Governor Felix Camacho of Guam has vetoed a bill that would have properly allowed women to know of abortion’s risks and alternatives before having one had it not been watered down with amendments.
Bill 54-30, also known as the Woman’s Reproductive Health Information Act of 2009, received approval from lawmakers after getting amendments based on recommendations from the attorney general’s office.
The bill was sent to the attorney general’s office in October for legal review by Sen. Frank Aguon Jr., chairman of the Committee on Economic Development, Health and Human Services and Judiciary, to ensure that the bill would stand up to constitutional legal challenges.
“Now that we have received the necessary opinion of the attorney general’s office, it will allow us to move forward,” said Sen. Aguon in a press release issued in November. “This legal guidance will be (of help) to lawmakers once the question of constitutionality is raised during the deliberation of Bill 54 before the legislative body.”
However, the Esperanza Project, which initially supported the measure, called on the Governor to veto the revised legislation and accused Democrats in the legislature of adding too many amendments watering down the intent of the legislation.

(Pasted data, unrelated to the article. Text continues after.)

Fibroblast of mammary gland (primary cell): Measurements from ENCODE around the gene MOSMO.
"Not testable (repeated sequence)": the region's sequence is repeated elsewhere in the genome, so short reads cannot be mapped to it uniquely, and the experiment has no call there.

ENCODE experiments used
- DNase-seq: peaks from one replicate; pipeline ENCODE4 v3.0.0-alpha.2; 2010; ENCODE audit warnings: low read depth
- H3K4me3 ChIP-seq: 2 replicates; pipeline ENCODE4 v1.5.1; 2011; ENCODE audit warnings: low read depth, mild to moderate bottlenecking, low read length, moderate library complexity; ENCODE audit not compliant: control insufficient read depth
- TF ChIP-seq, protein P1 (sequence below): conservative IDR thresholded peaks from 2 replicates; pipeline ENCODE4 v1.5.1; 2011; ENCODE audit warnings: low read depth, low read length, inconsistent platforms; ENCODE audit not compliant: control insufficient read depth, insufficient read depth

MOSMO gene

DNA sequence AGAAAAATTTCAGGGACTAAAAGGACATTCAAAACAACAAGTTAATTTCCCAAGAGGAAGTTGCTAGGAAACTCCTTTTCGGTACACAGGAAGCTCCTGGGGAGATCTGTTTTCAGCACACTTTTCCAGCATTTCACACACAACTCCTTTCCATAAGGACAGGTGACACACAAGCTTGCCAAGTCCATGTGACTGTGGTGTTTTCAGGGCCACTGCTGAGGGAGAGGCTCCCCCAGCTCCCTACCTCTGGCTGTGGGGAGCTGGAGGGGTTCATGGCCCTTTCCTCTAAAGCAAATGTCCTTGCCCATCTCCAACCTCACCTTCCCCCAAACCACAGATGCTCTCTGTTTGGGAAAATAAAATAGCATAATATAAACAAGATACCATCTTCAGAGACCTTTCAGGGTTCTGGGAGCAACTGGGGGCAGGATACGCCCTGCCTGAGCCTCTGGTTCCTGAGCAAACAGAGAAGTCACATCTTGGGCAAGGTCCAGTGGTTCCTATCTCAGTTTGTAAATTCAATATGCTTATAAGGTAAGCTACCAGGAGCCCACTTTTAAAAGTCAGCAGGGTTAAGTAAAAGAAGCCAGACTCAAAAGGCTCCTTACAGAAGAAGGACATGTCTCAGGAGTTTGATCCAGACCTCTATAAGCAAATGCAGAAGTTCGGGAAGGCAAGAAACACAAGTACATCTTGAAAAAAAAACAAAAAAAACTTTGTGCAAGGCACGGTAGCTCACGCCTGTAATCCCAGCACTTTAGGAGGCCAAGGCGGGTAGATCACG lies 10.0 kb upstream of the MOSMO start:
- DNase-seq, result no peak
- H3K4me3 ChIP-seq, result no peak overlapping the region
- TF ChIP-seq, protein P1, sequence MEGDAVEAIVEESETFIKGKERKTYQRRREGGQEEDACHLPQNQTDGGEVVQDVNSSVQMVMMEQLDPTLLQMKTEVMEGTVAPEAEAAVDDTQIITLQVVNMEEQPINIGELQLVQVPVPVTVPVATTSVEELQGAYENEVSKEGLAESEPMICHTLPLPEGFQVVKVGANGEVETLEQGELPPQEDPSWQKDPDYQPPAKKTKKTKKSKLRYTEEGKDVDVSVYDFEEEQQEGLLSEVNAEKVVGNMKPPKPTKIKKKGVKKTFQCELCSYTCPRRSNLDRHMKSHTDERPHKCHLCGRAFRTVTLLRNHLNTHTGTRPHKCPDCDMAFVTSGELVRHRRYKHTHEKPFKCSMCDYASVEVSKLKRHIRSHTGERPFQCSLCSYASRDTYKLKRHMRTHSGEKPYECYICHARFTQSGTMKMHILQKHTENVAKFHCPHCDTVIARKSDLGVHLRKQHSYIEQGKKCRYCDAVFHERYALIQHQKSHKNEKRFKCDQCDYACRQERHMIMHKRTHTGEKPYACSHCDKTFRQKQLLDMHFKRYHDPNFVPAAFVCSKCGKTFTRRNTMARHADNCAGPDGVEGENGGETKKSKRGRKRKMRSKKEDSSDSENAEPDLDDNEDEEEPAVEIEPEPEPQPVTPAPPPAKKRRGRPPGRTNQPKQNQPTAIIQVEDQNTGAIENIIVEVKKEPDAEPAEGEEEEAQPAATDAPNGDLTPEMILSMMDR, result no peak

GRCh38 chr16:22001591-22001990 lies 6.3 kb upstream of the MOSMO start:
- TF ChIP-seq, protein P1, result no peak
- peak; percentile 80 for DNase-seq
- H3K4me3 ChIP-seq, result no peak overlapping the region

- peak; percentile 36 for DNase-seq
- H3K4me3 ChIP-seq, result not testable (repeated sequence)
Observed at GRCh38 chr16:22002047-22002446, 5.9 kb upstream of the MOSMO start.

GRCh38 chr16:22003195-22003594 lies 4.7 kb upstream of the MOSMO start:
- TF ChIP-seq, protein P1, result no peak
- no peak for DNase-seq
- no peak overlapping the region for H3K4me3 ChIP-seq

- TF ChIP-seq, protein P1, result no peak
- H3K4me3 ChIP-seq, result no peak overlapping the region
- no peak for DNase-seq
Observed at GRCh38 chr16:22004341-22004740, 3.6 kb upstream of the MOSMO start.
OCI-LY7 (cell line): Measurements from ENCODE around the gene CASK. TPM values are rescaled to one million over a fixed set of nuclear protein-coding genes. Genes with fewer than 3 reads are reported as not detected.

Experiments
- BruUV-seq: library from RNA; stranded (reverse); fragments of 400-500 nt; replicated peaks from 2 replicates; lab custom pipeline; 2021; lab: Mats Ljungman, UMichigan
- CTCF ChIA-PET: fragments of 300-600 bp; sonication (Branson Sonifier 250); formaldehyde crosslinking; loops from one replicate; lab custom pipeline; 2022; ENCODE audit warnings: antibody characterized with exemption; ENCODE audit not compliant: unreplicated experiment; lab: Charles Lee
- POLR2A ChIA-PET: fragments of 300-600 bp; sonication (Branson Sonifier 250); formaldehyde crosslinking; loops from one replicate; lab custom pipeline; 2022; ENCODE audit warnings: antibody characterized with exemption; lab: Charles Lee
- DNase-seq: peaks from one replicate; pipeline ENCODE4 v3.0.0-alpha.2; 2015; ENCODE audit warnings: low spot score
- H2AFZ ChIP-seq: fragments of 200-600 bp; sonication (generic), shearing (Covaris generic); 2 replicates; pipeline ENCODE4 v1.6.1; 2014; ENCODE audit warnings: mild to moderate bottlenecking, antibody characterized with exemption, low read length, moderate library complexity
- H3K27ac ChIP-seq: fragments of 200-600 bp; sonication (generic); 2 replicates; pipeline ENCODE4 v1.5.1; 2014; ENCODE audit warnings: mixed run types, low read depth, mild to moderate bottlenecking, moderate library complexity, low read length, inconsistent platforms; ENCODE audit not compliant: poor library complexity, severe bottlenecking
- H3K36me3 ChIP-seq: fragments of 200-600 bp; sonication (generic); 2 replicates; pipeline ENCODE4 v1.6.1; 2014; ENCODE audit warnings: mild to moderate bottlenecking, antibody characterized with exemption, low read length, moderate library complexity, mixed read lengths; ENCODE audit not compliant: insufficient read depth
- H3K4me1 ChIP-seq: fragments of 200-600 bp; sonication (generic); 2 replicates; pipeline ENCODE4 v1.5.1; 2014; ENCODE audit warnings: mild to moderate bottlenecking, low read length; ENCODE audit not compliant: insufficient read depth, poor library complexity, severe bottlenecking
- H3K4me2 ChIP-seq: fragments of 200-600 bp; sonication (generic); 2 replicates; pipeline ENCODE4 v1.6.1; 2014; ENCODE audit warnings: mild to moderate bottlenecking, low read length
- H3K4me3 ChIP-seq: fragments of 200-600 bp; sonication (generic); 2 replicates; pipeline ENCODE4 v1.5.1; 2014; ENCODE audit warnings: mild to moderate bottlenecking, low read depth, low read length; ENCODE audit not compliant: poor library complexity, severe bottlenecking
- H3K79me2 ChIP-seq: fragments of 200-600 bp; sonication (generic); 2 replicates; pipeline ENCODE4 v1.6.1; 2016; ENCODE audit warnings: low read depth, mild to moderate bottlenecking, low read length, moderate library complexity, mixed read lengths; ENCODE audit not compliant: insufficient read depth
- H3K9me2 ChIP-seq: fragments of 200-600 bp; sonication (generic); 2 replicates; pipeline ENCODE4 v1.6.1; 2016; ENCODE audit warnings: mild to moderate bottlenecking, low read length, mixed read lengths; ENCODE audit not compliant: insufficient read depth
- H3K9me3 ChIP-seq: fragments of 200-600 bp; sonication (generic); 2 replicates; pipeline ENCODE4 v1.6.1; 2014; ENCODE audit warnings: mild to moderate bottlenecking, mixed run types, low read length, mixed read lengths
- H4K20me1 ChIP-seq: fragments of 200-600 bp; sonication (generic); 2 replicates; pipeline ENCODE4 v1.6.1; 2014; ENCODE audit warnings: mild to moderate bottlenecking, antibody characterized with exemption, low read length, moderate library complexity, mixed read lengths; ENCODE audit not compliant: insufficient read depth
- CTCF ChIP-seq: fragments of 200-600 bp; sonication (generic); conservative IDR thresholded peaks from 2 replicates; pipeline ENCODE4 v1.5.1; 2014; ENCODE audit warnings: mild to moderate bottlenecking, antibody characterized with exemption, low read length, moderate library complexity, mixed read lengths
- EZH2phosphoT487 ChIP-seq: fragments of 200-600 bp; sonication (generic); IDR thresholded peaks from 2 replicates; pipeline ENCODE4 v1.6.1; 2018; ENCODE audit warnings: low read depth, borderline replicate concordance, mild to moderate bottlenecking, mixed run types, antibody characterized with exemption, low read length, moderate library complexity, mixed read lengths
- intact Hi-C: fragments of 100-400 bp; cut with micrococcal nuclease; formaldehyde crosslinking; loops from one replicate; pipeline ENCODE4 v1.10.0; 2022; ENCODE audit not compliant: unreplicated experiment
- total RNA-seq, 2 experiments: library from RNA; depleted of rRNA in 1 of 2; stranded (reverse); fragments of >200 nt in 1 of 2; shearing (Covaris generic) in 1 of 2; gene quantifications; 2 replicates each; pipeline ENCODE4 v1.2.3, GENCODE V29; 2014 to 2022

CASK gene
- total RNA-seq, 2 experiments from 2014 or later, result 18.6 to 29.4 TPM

In his veto message, the Governor cited insufficient “informational requirements which would inform a woman’s decision whether to undergo an abortion.”
Project team leader Dr. Marjorie DeBenedictis said women considering abortion should receive all the information they need and Bill 54, had it not been amended, would have help them as it would address numerous concerns on how Guam abortion centers are conducting their business.
DeBenedictis accused Aguon and Democratic Sen. Rory Respicio, who chairs the Legislature’s Committee on Rules, Natural Resources and Federal, Foreign & Micronesian Affairs, of hurting the legislation.
Senator Eddie Calvo supported the measure as well before the amendments, and had said: “A child dies in the womb every day and a half.”
He urged the adoption of legislation to “provide accurate and important information to women considering an abortion, so they can be well informed of the potential harm, both medical and psychological, that result from an abortion.”